In terms of headcount, 1.8 million people are unemployed, still higher than ahead of the crisis
On the basis of quarterly figures, unemployment shows a small rise of 10,000 (between May-Jul 15 and Feb-April 2015), the first quarterly deterioration since the end of 2011 (Nov-2011-Jan 2012).
The chart shows this increase in unemployment comes on the back of reduced improvements, really since the middle of last year. In terms of headcount, 1.8 million people are unemployed, still higher than ahead of the crisis.
The headline figure for employment rose by 42,000, but this is accounted for entirely by those in self-employed, part-time work. Full-time work was down by 6,000. That said, the fall in full-time jobs comes after three stronger quarters, and there is a degree of volatility in even the quarterly figures, so it is too soon to read much into this weakness.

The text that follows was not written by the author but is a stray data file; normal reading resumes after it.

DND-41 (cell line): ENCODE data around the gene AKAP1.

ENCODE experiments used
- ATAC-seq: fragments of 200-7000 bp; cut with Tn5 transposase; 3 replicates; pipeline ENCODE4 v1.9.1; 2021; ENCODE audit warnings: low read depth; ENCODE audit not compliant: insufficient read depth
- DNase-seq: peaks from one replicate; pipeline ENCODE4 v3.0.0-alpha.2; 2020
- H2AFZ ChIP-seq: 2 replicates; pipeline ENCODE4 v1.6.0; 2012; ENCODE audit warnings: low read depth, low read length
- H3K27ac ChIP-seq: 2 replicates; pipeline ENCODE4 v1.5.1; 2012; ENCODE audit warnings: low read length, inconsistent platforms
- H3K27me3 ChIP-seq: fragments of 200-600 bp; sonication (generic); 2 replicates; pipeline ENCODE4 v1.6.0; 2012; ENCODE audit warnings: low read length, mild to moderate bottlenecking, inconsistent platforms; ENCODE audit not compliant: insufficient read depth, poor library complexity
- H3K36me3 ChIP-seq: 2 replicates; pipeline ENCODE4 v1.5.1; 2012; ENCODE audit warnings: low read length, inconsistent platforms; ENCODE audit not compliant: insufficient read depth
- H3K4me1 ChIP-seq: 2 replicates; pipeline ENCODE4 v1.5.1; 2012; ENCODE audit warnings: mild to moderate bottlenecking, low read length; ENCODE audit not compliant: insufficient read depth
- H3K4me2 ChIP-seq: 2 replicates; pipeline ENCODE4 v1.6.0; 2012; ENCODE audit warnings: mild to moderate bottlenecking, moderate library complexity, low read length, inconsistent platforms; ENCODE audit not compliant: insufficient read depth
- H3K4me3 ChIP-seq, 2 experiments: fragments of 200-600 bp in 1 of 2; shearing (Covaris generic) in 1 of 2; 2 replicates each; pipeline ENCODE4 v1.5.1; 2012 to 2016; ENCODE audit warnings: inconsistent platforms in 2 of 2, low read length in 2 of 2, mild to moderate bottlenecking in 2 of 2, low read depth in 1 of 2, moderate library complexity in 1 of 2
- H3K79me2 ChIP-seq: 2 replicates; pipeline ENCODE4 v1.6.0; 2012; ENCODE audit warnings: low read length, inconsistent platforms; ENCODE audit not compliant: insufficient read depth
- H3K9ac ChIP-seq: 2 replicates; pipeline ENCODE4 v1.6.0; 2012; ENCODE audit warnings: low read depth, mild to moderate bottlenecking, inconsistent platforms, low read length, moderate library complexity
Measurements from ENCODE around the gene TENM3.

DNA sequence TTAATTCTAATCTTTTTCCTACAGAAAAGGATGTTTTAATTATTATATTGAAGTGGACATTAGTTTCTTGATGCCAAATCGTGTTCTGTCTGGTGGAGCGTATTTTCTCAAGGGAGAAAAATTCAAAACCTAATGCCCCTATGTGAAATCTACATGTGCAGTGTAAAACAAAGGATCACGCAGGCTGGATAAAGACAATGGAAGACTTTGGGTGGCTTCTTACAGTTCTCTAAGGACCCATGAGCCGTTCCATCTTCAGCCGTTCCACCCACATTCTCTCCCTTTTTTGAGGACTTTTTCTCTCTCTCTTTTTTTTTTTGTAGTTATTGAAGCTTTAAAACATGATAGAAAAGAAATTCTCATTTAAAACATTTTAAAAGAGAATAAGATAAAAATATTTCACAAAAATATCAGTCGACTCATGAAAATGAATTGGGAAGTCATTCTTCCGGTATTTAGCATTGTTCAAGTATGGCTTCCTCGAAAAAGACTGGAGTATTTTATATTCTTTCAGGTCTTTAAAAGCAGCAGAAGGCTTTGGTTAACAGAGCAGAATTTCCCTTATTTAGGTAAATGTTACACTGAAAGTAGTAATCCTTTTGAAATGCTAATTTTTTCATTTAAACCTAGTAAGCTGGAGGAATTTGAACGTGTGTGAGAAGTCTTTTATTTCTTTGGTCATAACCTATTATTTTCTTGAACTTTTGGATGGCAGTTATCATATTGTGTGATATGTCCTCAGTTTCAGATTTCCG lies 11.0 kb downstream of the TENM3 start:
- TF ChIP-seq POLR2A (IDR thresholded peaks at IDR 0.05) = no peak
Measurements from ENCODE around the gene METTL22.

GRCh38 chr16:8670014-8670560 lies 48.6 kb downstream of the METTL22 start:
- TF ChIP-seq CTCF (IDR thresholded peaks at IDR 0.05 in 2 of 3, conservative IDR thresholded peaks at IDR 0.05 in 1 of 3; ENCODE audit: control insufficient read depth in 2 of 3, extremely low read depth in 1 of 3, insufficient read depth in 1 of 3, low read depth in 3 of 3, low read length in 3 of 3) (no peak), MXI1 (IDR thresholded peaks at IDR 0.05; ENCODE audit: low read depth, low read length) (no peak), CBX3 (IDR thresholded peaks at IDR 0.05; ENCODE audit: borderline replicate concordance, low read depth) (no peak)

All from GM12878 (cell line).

The earlier strong quarters mean that annual growth in full-time employees is at 2.3 per cent, still a robust figure.
In the meantime earnings growth continues to pick up; both the headline rate and regular pay (excluding bonuses) are growing by 2.9 per cent, up from 2.6 per cent (headline) and 2.8 per cent (regular) respectively.
At face value these figures remain below pre-crisis norms of closer to 4 per cent, though with inflation basically at zero on the CPI and 1 per cent on the RPI, real earnings are more respectable.
But ultra-low inflation remains an exceptional and unbalanced means to the rises in real wages that are so desperately needed after seven years of decline. The low inflation environment is symptomatic of prolonged weakness in demand in the UK and across the world, and an increasing concern given the apparent deterioration in the global economy.
In these conditions the government’s aim to continue the largest spending cuts since the 1920s is an increasingly serious threat to the UK economy and the prospects of any sustainable revival in living standards.
Geoff Tily is a senior economist at the TUC
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